Synergizer: The Emergency Key-Turn Barbot

Synergizer: Emergency Drink Dispenser

It’s been a rough day at the office. You need a break. But by yourself? No, what you need is to be Synergized! This Barbot only works if all four keys are inserted and turned — kind of like a nuclear launch procedure — only then will it dispense four perfectly sized drinks to make your day better.

The Synergizer uses an Arduino to control a belt driven linear actuator which moves the spout from cup to cup. A series of reed switches along the length provide feedback to the system for positional control. The machine makes use of a peristaltic pump, called the Bartendro Dispenser, which pumps an exact volume of your liquid of choice into each cup. The cool thing with peristaltic pumps is they are self priming,and capable of pumping an exact volume of liquid every time.

[Nick Poole], the designer, also included a CPU fan and heat-sink paired up with a peltier plate in order to also chill the liquid as it is being pumped. To make it even more interesting, he added a four key override, so the Synergizer can only be used if all four unique keys are inserted.

For a multi-liquid barbot, you have to check out this slick build by [Sean Carney] — it even has web access for control via any device!


10 thoughts on “Synergizer: The Emergency Key-Turn Barbot

  1. I’ll admit I didn’t read the full write-up in the link, but I hope it’s set up so the keys have to be turned in synchronization, so you can’t cheat it by yourself, and so you can’t get more drinks if at least one of you is drunk.

    1. The video obviously shows that the keys don’t have to be turned at the same time, but the idea is that four people all have one of the keys, so all four people must be present to use it.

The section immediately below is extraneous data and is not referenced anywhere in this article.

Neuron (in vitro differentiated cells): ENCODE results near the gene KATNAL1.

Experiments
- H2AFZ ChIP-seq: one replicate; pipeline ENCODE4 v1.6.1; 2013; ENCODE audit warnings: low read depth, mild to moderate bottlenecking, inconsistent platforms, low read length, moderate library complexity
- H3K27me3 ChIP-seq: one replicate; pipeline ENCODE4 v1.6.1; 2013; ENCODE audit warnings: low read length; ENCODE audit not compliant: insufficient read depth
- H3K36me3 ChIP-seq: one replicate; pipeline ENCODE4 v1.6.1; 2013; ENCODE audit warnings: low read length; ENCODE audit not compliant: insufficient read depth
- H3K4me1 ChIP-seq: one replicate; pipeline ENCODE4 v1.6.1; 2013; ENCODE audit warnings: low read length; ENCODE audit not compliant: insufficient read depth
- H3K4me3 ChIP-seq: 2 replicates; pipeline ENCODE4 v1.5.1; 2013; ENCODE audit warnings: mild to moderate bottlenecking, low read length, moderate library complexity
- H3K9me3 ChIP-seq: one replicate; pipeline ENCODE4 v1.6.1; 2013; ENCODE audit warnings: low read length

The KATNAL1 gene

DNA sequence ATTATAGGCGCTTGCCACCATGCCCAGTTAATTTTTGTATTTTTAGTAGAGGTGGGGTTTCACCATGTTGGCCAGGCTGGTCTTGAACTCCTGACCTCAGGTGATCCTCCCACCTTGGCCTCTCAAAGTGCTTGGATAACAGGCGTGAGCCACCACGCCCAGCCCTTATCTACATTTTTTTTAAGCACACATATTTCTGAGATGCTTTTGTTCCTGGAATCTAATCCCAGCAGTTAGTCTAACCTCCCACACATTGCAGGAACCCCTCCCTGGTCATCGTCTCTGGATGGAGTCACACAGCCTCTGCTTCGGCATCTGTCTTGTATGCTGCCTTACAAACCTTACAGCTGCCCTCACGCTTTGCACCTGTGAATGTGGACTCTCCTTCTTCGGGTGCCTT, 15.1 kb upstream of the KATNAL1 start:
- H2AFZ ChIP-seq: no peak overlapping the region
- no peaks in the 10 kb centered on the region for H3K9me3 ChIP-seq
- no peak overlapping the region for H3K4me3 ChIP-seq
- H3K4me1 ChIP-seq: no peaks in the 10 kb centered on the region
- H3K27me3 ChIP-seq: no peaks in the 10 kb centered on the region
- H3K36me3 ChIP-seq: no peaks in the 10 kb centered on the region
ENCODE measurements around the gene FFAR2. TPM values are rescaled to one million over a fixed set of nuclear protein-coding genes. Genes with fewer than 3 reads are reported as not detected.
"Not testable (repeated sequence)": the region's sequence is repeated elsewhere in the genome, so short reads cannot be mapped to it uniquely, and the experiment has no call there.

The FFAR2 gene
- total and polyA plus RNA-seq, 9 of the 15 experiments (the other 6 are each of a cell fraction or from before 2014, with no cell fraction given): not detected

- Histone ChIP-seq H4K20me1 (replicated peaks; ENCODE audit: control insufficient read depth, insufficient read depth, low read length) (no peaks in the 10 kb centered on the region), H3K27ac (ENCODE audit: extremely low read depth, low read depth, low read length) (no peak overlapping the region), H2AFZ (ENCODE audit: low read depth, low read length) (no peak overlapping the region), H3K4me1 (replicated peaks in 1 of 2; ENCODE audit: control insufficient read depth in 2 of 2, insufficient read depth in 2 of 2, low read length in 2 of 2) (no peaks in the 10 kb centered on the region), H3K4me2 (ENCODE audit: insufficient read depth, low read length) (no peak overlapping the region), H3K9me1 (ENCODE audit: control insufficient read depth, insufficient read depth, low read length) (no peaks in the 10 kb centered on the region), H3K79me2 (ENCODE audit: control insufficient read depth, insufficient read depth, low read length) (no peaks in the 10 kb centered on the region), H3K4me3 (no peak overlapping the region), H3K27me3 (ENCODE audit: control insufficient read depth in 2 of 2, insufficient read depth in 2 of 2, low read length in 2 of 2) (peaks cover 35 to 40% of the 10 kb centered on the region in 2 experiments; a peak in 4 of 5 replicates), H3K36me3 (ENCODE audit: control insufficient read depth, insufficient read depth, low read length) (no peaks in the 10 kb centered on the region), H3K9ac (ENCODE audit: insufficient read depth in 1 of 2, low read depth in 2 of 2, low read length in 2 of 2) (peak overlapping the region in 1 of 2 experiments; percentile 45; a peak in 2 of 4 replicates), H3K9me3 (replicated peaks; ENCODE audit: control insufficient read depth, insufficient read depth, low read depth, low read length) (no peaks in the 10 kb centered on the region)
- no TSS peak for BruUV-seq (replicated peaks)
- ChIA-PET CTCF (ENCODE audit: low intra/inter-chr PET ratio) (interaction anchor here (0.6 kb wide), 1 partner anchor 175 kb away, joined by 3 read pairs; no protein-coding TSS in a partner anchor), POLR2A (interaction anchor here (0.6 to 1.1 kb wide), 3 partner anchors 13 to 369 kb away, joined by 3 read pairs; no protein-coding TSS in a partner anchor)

I do doubt the pass-through chiller actually chills the liquid significantly; it would only be in contact with the part of the tubing being chilled for a very short time, and if I understand correctly, the tubing that touches the chiller is the same plastic tubing used in the rest of the machine, which means the thermal connection from the chiller to the tubing is probably pretty bad, and the thermal resistance of the tubing is very high, so only the bit of liquid that is stationary in that piece of tubing while the device is idling will be chilled significantly.

      You could fix this by using a fairly large thermal mass with channels for the liquid to run through, or length of thin-walled metal (like copperm aluminium, or stainless steel) tubing submerged in a volume of chilled water or oil. This would obviously create new problems, mostly the possibility of contamination of the drink with metal particles or ions. I don”t know of any materials that would be food-safe and easy to clean or replace like plastic tubing, and have a sufficiently high coefficient of thermal conductivity to be useful.

      The easiest solution would probably be a either chill the whole bottle, or use a reservoir the size of 4 cups to chill the liquid before dispensing it. After the first round, you’d have to wait until the next batch is sufficiently chilled though.

  2. Given the pumps go for $130 at SparkFun, I doubt people are going to build mixing versions with it.. I noticed (and actually ordered) some peristaltic pumps at Ebay (China) that go for $13, but they seem to have speed of only 100ml/minute instead of 700ml/minute. But, you could buy 7 of them to get the same speed :).

    And then there is this whole carbonated liquid issue.

    Hasn’t anyone tried to repurpose (say) a CNC such as a Shapeoko to do a pouring version drink maker, with a scale giving the feedback how much has been poured? The bottles would be in angle to begin with and the device would only need to lift the bottom end up to control the pouring. If you had only a few bottles you wouldn’t even need to move the glass.

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